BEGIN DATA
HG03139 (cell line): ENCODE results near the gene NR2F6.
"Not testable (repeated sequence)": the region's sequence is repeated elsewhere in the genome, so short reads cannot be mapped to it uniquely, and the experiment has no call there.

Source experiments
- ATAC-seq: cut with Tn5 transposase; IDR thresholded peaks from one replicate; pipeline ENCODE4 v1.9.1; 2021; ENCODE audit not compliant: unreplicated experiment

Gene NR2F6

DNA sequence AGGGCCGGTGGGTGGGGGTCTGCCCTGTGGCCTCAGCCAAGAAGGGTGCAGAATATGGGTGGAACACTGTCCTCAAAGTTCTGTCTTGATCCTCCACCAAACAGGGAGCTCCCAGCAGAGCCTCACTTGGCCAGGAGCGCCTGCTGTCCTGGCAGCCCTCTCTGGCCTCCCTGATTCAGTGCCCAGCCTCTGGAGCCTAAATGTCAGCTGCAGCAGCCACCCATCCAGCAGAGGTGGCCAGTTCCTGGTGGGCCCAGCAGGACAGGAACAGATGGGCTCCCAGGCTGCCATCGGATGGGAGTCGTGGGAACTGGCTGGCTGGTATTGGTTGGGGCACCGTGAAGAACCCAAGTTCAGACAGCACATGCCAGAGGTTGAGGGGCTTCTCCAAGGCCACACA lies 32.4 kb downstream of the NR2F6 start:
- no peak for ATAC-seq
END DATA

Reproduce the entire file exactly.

HG03139 (cell line): ENCODE results near the gene NR2F6.
"Not testable (repeated sequence)": the region's sequence is repeated elsewhere in the genome, so short reads cannot be mapped to it uniquely, and the experiment has no call there.

Source experiments
- ATAC-seq: cut with Tn5 transposase; IDR thresholded peaks from one replicate; pipeline ENCODE4 v1.9.1; 2021; ENCODE audit not compliant: unreplicated experiment

Gene NR2F6

DNA sequence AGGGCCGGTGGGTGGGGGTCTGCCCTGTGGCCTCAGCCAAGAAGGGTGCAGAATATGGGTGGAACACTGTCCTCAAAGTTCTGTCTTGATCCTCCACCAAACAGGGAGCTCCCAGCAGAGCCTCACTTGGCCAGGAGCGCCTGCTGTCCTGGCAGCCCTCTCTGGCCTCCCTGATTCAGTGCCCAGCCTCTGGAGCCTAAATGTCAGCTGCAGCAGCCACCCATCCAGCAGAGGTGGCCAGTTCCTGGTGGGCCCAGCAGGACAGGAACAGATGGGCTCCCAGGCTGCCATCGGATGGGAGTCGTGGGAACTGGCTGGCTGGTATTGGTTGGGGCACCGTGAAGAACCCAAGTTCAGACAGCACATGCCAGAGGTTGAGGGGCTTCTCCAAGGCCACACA lies 32.4 kb downstream of the NR2F6 start:
- no peak for ATAC-seq